Advocacy Issues currently supported by the League
Positions result from a process of study. Any given study, whether it be National, State, or Local, is thorough in its pursuit of facts and details. As the study progresses, a continuing discussion of pros and cons of each situation occurs. Prior to the results of the study being presented to the general membership, study committee members fashion consensus questions that are then addressed by the membership.
Additional discussion, pro and con, takes place as members (not part of the study committee) learn the scope of the study. After the members reach consensus, the board forms positions based on that consensus.
It is the consensus statement -- the statement resulting from the consensus questions -- that becomes a position. Firm action or advocacy can then be taken on the particular issue addressed by the position. Without a position, action/advocacy cannot be taken.
We have adopted these local positions:
1. Support a countywide 911 emergency dispatch system in Broome County
2. Support the Broome County Council of Governments
3. Support a consolidated approach to water and wastewater planning in Broome County
4. Support reassessment at full value of all properties in Broome County in order to achieve more equitable distribution of taxes
5. Support full-scale separation and recycling in Broome and Tioga Counties
6. Support equitable apportionment of the Broome and Tioga County Legislatures
7. Support an elected executive for Broome County
8. The Broome County Legislature, the County Executive Branch including its agencies, and the State Board of Elections should provide operating expenses, adequate facilities, and administrative support as necessary to assure facilities for and operation of the Broome County Board of Elections
9. Support improved public transit in Broome and Tioga Counties
10. Support consolidation of local government services and local governments in Broome and Tioga Counties, provided that a valid feasibility study determines the level of services will remain the same or be improved and is cost effective. It is essential that all aspects of the process are well publicized and that citizen participation is encouraged
LWVNY webite http://lwvny.org/advocacy.html. Click on individual issues and memos for more information.
LWVUS website: http://www.lwv.org. The national issues are listed on the Home page. Additional issues are listed under the "ISSUES" tab.
Your elected officials work for you. They are influenced by ideas and information from their constituents.
How to reach your officials: Personal visits, telephoning, writing, or emailing can all be effective.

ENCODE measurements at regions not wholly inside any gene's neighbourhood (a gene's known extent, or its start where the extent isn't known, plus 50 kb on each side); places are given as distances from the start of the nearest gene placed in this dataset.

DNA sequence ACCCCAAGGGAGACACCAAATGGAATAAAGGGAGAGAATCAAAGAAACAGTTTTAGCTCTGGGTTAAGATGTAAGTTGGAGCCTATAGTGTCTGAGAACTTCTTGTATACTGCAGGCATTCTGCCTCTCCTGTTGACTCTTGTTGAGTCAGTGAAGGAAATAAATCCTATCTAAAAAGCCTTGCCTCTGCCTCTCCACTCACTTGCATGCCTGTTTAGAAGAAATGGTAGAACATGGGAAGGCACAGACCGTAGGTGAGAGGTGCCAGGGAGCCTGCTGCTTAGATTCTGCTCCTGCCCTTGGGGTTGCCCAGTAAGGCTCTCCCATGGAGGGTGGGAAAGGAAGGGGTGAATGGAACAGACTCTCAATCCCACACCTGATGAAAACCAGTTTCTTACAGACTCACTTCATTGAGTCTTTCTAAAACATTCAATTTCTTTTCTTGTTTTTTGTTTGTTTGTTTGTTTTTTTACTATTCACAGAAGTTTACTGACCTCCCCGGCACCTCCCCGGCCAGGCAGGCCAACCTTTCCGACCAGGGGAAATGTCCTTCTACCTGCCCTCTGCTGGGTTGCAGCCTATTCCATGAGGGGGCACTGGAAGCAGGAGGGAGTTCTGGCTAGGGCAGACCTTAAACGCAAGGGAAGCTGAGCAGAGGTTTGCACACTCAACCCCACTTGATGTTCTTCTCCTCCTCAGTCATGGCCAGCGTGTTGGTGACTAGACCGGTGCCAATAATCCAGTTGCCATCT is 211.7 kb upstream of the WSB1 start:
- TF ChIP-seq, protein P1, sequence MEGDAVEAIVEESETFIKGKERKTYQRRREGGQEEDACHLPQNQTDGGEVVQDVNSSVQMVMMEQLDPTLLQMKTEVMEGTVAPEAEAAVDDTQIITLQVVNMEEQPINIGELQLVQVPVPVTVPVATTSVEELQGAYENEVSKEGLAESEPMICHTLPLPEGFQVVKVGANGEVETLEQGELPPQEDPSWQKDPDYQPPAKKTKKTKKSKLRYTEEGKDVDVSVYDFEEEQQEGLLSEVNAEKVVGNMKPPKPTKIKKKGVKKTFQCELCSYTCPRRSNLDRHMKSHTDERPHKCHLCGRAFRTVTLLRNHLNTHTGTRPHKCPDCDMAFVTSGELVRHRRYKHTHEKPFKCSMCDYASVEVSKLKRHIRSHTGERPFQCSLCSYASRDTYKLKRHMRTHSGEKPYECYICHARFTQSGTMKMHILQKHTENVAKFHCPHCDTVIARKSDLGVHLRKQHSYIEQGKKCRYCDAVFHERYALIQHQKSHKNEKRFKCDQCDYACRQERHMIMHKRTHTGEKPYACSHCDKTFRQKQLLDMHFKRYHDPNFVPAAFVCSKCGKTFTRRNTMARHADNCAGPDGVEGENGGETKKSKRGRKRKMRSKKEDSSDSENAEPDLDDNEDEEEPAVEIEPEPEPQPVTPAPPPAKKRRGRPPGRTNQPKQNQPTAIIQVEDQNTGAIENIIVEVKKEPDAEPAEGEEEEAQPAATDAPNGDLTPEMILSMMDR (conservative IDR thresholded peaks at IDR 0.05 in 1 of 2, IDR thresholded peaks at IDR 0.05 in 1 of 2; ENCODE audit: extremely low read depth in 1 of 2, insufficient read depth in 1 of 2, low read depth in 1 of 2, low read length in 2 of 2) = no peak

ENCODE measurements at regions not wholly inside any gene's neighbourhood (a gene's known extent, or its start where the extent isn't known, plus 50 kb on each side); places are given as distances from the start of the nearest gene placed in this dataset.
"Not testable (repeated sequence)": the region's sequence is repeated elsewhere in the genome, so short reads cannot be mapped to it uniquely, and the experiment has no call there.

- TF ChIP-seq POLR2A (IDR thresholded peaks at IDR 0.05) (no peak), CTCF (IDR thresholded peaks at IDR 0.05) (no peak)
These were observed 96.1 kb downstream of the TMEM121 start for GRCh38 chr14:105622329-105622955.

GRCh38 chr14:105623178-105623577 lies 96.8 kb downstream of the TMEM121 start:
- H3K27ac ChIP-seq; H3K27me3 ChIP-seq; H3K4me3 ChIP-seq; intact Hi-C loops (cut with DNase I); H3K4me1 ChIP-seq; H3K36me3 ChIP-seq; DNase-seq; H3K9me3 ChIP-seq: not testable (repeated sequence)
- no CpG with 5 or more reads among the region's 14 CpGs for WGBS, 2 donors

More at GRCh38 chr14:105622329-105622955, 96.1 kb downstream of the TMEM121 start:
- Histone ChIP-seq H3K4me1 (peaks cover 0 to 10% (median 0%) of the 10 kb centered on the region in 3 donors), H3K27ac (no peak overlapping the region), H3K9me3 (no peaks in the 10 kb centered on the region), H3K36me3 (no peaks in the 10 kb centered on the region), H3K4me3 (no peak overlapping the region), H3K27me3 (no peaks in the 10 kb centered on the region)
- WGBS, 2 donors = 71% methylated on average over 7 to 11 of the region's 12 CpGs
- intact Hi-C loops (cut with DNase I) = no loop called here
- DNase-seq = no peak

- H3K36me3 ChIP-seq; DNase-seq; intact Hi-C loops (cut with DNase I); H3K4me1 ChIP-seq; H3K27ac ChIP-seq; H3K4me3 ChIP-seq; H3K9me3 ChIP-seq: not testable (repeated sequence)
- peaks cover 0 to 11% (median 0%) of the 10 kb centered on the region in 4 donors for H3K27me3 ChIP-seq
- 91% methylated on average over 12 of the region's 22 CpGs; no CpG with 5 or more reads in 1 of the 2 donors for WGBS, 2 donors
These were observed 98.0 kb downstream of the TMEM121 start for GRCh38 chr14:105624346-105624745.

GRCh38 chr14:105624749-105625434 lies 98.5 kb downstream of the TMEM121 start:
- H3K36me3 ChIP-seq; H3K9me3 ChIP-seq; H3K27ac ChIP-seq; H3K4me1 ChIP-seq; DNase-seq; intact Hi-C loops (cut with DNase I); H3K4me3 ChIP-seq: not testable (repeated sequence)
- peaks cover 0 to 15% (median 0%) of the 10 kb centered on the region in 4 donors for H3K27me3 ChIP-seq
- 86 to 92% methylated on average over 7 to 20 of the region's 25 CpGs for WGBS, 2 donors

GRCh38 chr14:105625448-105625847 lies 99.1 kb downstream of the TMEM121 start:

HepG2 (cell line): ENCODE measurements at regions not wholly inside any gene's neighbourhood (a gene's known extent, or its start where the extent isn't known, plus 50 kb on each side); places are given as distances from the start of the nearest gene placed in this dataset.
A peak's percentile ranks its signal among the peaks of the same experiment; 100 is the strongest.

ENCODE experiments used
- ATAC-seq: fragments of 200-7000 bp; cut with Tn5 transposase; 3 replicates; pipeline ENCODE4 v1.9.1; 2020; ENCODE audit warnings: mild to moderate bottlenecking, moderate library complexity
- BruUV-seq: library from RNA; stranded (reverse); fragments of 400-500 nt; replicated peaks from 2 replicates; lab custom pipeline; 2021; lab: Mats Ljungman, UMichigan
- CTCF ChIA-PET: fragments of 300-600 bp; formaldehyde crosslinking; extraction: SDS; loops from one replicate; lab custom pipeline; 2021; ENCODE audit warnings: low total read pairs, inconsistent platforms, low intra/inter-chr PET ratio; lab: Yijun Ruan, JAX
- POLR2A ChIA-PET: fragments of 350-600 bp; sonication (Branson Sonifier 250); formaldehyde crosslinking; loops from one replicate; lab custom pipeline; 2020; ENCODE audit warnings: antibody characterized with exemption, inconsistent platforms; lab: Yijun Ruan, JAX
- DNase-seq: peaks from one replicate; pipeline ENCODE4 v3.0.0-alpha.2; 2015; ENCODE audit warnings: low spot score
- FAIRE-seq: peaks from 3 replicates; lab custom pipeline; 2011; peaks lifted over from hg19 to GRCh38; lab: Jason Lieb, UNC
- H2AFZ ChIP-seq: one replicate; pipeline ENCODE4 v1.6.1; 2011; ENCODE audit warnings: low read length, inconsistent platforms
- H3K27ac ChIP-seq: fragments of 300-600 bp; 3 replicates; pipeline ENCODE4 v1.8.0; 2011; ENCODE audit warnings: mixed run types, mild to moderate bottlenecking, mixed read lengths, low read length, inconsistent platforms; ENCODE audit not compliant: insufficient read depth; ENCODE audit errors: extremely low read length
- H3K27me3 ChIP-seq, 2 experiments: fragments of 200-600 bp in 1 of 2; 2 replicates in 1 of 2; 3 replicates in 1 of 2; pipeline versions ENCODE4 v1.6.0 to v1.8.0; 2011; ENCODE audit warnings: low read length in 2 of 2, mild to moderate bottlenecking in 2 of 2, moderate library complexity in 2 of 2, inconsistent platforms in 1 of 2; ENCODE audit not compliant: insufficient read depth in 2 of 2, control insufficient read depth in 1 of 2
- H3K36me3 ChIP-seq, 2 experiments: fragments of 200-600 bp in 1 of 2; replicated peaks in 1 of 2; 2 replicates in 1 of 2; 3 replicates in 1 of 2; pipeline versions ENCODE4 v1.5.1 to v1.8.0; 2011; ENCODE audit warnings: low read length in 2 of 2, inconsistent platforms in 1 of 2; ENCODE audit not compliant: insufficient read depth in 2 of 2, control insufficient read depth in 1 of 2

1. Face to face visits - lobbying your legislators is labor intensive, but very persuasive if your information is well organized and presented. You will need to make an appointment. State and federal legislators have offices in their home districts.
2. By phone - when time is short, a telephone call is a quick and simple way to take action. When the receptionist answers, all you need to do is say who you are, where you live and why you are calling. You can ask to speak with the legislator or the staff person who handles the issue.
3. By mail - Individually written letters, rather than mass generated form letters, make a greater impression. The longer format gives you space to make a good presentation of your facts and concerns. (Letters to federal officials may be delayed by security measures).
4. By email - Cost and time efficient. Be sure to include your postal address.
How to "talk" so your official will listen:
1. IDENTIFY yourself and give your home address/organization.
2. DESCRIBE the issue or bill that concerns you. Refer to bill number if possible.
3. Tell the legislator or staff person what ACTION you want.
4. State key REASONS for your views. Keep to 1 or 2 talking points in a phone call or email. If you are writing or lobbying in person, you can give local or personal examples as well as counter opposition arguments. Remember that too much information may confuse your message.
5. Limit your advocacy to ONE ISSUE.
6. Request a RESPONSE if you did not speak to your legislator.
7. Be POLITE and THANK them for their attention.
Note that your state and federal legislators have offices in their home districts as well as Albany and Washington. Your legislator's district office can be a valuable resource for information about current legislation.
How can I have more impact?
There is strength in numbers. Reaching out to others is the best way to increase your lobbying power.
1. Write a letter to the editor or a guest viewpoint. Meet with an editorial board.
2. Ask friends, neighbors and colleagues to contact their legislators.
3. Join a group working on your issue.
4. Attend forums. The local League of Women Voters sponsors public forums on current issues - see the calendar on our home page.
5. Get involved in an elections campaign.
What if I don't succeed? Good ideas can take a while to show up on the legislative radar screen. Increasing legislators' awareness of an issue and establishing your own credibility can help lay the groundwork for future success. If at first you don't succeed, keep trying!
How do I address correspondence to my state and federal legislators?
The Honorable (full name)
address (capitol or district office)
Looking for your federal, state or local elected officials?
Want to look up current legislation and key votes?
Want to lobby or send emails, phone, or write to support or oppose specific issues?
Check out Take Action on the LWVUS website or the Citizen Action Tool Kit on the LWVNY website